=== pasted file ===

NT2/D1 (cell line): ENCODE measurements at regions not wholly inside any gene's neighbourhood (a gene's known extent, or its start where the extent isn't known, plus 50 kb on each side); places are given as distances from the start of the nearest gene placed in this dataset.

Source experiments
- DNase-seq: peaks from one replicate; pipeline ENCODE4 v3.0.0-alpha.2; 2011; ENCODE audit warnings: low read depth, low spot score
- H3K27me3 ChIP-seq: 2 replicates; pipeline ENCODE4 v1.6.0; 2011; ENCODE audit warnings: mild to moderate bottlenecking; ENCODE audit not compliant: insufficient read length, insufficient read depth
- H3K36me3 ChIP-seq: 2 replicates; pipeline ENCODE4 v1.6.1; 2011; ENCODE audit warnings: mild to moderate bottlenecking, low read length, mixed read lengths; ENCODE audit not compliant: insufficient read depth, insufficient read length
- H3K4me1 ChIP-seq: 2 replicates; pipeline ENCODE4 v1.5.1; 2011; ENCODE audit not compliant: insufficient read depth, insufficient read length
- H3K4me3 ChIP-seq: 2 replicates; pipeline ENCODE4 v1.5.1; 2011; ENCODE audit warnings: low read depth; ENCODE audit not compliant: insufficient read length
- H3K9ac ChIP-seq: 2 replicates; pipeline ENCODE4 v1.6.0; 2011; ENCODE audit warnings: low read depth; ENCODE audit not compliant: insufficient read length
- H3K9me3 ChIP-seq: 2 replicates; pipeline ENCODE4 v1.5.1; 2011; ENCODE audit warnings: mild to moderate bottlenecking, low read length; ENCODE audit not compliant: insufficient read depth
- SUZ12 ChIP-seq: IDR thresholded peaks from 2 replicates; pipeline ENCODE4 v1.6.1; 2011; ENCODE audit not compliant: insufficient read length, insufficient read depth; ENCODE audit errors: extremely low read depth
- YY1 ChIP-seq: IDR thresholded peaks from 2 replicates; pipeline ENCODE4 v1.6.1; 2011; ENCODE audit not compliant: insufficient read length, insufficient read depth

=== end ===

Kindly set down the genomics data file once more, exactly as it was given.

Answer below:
NT2/D1 (cell line): ENCODE measurements at regions not wholly inside any gene's neighbourhood (a gene's known extent, or its start where the extent isn't known, plus 50 kb on each side); places are given as distances from the start of the nearest gene placed in this dataset.

Source experiments
- DNase-seq: peaks from one replicate; pipeline ENCODE4 v3.0.0-alpha.2; 2011; ENCODE audit warnings: low read depth, low spot score
- H3K27me3 ChIP-seq: 2 replicates; pipeline ENCODE4 v1.6.0; 2011; ENCODE audit warnings: mild to moderate bottlenecking; ENCODE audit not compliant: insufficient read length, insufficient read depth
- H3K36me3 ChIP-seq: 2 replicates; pipeline ENCODE4 v1.6.1; 2011; ENCODE audit warnings: mild to moderate bottlenecking, low read length, mixed read lengths; ENCODE audit not compliant: insufficient read depth, insufficient read length
- H3K4me1 ChIP-seq: 2 replicates; pipeline ENCODE4 v1.5.1; 2011; ENCODE audit not compliant: insufficient read depth, insufficient read length
- H3K4me3 ChIP-seq: 2 replicates; pipeline ENCODE4 v1.5.1; 2011; ENCODE audit warnings: low read depth; ENCODE audit not compliant: insufficient read length
- H3K9ac ChIP-seq: 2 replicates; pipeline ENCODE4 v1.6.0; 2011; ENCODE audit warnings: low read depth; ENCODE audit not compliant: insufficient read length
- H3K9me3 ChIP-seq: 2 replicates; pipeline ENCODE4 v1.5.1; 2011; ENCODE audit warnings: mild to moderate bottlenecking, low read length; ENCODE audit not compliant: insufficient read depth
- SUZ12 ChIP-seq: IDR thresholded peaks from 2 replicates; pipeline ENCODE4 v1.6.1; 2011; ENCODE audit not compliant: insufficient read length, insufficient read depth; ENCODE audit errors: extremely low read depth
- YY1 ChIP-seq: IDR thresholded peaks from 2 replicates; pipeline ENCODE4 v1.6.1; 2011; ENCODE audit not compliant: insufficient read length, insufficient read depth